Snead resident continues campaign to enforce town nuisance ordinance

Resident John Seaton objects to this and other views in Snead which present alleged nuisances to him and others.

Resident John Seaton objects to this and other views in Snead which present alleged nuisances to him and others.

Speaking for a second consecutive month, resident John Seaton called on the Snead Town Council to force owners to clean-up unsightly and potentially dangerous sites on their town properties. Citing additional information from his prior visit, Seaton referred to a 2006 town ordinance addressing nuisances.

Seaton distributed photographs to the council and read names and addresses of property owners for the lots shown. He said he had obtained the names from the county revenue commissioner. He further noted that five of the six listed live outside Snead.

Councilman Jack Freeman, as previously, expressed hesitancy about having the town act. He contended the town has perhaps 100 similar properties and he has concerns about singling out some.

Seaton countered by asking, “Why have it (an ordinance), if the town is not going to enforce it?” Seaton addressed that question to the council and town attorney Brett King, who was in attendance.

King countered with a speed limit example. He suggested that decisions may be made based on the egregious nature of the offense. With a 35-mileper hour limit, does one act when a speeder is at 37? “Where do you draw the line?” he quizzed.

Seaton alleged he had contacted the owner of the property nearest his. He said the owner promised action within two weeks but had, evidently, forgotten their conversation of a year prior with a similar promise. He asked that the town begin action.

Mayor Curtis Painter, as with Seaton’s prior request, promised letters would go out. Seaton alleged the ordinance provides the town will act after two weeks of the notice, unless other arrangements have been made. Town insurance

Once Seaton had finished his remarks, local insurance agent Stephanie Allison requested that the town bid its insurance coverage. She alleged that she had asked in years past for bid specifications but had been unable to obtain them. She noted that she would need at least a month’s prior notice to be able to get quotes.

Councilors promised to provide the bid opportunity in the future. Town clerk Rae Ware suggested that she would have the specifications available in March of each year. In later action, the council approved continuing its coverage, which expires June 13, with present provider, Adamson Insurance Agency. Bank charges

In response to council questions, Ware explained that one of the town’s banks has indicated it has begun charging fees on the town accounts. According to Ware, the bank could not give specific charges, which began June 1, but it appears the charges may run $15 to $20 a month on each account.

Council members reacted negatively to the change and suggested the town discuss the matter with other financial providers. Freeman asserted he did not want all the accounts with one bank and suggested the town solicit information from banks outside the two in town. Road funds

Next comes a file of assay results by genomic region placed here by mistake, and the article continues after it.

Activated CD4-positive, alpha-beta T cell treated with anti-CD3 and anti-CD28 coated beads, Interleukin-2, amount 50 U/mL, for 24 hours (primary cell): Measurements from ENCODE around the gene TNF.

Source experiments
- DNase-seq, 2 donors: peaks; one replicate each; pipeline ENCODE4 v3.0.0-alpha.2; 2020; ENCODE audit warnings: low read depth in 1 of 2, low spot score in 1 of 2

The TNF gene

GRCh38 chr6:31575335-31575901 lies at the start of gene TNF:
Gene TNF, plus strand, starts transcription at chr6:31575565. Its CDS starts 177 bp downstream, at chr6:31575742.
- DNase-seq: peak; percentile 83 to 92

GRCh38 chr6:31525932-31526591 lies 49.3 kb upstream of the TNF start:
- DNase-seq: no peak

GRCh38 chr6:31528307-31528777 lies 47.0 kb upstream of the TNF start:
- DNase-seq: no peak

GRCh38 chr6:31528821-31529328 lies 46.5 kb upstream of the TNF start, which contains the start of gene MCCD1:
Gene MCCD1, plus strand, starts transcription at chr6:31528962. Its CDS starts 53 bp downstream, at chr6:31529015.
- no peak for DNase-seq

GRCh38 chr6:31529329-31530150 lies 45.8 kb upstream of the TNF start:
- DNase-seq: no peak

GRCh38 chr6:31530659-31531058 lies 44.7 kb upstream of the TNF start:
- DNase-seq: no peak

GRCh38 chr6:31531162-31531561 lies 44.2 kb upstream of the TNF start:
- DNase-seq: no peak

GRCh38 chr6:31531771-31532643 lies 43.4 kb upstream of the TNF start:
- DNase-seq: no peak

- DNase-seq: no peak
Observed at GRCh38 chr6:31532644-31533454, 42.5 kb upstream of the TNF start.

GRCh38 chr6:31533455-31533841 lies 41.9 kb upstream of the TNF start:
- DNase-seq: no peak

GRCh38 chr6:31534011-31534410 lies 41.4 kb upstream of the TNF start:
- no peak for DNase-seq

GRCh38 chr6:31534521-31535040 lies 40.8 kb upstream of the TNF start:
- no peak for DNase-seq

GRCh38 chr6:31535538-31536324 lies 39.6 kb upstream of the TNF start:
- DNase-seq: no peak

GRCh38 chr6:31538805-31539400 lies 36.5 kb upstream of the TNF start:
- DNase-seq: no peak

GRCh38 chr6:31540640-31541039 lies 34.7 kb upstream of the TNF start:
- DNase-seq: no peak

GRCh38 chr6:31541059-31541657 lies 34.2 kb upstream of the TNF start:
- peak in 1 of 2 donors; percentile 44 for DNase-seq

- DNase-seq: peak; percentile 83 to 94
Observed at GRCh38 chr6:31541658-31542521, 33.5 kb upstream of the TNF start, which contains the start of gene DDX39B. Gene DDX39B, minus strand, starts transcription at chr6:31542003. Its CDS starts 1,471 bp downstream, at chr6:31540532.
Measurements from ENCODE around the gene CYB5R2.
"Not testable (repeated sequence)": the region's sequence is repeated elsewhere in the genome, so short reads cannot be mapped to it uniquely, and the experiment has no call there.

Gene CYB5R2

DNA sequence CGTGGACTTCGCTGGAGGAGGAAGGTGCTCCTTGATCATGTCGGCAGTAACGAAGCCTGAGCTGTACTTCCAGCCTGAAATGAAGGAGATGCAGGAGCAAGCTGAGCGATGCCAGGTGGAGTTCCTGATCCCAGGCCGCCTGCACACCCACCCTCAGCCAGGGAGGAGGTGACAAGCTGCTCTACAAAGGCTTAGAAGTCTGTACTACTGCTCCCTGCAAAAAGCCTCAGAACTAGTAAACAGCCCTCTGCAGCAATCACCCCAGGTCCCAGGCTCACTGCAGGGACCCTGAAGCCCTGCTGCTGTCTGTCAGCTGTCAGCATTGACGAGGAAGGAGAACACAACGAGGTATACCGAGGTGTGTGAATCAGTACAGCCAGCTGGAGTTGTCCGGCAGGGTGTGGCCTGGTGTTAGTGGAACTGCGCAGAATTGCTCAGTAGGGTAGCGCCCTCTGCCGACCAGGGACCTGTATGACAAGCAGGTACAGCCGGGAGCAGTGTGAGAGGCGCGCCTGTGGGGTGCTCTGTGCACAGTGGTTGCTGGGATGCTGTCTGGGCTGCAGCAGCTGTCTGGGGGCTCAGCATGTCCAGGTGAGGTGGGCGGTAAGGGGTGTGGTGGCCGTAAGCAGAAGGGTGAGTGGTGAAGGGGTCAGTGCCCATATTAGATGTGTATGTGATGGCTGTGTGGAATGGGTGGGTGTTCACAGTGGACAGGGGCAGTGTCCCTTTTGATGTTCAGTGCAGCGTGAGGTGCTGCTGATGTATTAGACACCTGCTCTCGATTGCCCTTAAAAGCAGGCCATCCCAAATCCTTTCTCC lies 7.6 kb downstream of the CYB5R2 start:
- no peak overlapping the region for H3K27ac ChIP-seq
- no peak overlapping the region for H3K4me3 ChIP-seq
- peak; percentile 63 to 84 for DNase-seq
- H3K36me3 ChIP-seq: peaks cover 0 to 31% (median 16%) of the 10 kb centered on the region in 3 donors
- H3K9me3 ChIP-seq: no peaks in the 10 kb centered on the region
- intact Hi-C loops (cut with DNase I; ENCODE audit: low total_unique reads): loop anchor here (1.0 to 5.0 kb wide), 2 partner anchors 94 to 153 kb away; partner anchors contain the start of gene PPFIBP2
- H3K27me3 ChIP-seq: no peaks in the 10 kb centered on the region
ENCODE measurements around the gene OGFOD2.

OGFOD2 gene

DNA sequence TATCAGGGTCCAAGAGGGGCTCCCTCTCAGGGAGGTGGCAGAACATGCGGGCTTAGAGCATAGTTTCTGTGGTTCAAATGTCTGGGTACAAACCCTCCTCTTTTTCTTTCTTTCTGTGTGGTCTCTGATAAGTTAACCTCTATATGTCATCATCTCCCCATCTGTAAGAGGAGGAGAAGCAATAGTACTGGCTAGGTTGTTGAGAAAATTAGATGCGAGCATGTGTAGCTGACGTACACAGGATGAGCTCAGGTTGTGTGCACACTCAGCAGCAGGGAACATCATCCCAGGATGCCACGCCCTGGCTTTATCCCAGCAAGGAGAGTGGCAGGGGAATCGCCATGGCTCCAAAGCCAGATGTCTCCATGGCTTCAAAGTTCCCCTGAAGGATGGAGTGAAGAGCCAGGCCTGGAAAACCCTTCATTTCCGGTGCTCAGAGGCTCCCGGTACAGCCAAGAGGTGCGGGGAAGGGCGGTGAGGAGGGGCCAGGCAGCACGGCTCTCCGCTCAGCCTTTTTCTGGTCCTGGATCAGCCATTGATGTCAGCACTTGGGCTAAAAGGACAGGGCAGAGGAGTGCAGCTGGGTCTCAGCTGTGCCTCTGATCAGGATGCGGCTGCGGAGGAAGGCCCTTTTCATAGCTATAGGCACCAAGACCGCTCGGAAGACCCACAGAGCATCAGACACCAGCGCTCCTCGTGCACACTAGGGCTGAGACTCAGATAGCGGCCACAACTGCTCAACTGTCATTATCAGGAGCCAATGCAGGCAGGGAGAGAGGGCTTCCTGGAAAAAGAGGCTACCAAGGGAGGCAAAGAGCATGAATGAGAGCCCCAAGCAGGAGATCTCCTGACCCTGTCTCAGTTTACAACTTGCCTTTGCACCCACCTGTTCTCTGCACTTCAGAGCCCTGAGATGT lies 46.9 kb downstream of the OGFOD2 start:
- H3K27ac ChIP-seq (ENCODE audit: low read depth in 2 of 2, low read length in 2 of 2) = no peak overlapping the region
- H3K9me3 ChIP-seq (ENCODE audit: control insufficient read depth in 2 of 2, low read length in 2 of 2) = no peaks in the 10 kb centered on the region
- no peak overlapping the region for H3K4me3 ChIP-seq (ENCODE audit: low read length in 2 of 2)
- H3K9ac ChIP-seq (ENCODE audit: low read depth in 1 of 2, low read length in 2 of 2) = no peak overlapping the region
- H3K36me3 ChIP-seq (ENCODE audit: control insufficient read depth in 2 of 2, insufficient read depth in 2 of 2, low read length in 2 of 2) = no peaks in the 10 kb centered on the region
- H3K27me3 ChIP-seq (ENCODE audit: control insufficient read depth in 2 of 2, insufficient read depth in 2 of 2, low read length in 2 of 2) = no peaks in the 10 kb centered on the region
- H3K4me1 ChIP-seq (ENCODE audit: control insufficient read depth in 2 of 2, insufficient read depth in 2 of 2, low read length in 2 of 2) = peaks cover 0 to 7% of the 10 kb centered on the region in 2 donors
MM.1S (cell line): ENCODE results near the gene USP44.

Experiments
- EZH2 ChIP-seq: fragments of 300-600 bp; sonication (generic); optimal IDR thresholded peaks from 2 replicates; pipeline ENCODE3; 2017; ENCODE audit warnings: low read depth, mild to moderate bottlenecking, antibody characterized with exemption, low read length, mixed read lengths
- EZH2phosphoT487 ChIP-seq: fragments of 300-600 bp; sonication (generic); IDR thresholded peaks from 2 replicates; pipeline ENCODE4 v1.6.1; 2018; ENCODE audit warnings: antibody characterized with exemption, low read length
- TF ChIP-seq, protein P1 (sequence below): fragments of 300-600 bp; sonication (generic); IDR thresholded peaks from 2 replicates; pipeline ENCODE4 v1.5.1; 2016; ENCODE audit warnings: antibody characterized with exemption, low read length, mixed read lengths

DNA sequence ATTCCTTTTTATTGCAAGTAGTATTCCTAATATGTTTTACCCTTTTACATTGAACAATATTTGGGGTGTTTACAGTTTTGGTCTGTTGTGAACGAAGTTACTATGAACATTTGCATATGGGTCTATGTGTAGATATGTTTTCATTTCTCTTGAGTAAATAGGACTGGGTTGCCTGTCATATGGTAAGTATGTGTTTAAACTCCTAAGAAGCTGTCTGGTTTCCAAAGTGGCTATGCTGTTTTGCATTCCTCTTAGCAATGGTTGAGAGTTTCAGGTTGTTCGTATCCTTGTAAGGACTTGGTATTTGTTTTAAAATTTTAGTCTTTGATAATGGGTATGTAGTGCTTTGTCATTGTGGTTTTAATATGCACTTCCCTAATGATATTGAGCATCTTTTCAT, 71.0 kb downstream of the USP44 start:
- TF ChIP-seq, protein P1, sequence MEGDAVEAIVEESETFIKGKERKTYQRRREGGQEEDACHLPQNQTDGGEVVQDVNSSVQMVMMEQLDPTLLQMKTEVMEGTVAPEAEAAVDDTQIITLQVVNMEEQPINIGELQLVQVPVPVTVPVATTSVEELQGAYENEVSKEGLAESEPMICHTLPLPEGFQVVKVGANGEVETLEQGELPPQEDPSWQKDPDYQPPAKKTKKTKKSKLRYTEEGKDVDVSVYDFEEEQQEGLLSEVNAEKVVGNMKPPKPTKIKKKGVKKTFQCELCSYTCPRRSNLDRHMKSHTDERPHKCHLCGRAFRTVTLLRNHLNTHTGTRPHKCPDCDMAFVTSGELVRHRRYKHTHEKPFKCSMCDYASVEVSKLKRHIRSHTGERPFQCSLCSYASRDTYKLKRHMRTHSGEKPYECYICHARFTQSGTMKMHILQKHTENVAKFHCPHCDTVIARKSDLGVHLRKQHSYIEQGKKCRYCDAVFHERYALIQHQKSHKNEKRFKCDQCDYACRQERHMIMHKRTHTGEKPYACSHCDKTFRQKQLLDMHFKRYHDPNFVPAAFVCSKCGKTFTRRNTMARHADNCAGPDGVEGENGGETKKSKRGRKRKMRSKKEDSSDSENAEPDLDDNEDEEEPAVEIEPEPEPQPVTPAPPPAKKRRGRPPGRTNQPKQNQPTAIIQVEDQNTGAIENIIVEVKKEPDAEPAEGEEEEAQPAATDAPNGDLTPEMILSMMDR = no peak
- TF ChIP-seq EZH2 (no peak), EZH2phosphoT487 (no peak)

In his regular remarks, Painter decried a lack of funds for adequate road maintenance within the town. He explained the town had borrowed funds several years ago to rework all town roads, but since that time enough money had not been placed in reserves to maintain the streets.

Freeman noted he felt the town needed to re-examine its expenditures. He cited his computation that the police department receives 40 percent of the town budget. He said he is embarrassed to telephone contractors when the town has only $36,000 budgeted for road work.

When Ogles asked who approved the funding and reserves, Freeman, seemingly sheepishly, admitted the prior council – of which he was a member – had when it approved the budget. Following other discussion, the council decided to explore options available for free military equipment for town use in future road work. Police department

Upon the heels of Freeman’s observation, police chief Phillip Weaver asked for permission to add David Baker as a part-time officer. As Ogles questioned Weaver, the chief noted that Baker would only be paid for time worked and that the department was low on available part-time personnel.

In addition to Baker’s approval the council followed that with approval of Joe Avery as a non-paid reserve. Weaver explained that Avery would ride with paid officers. Other matters

Utilities supervisor Jeff Whited reported on work underway or upcoming on the expanding sewer and water projects.

Councilors also discussed setting a closing time for the town parks. That discussion included a suggestion from Weaver of a curfew for teens. Members agreed to delay action for more information.

The meeting included an executive session, verified as legally permissible by King, involving the “good name and character” provision for such.

Councilman Dale Snead missed the June 10 meeting. Councilman Dale Sanders joined the other members along with several observers. The council holds its regular sessions the second and fourth Mondays of each month at 7 p.m. in the town community center.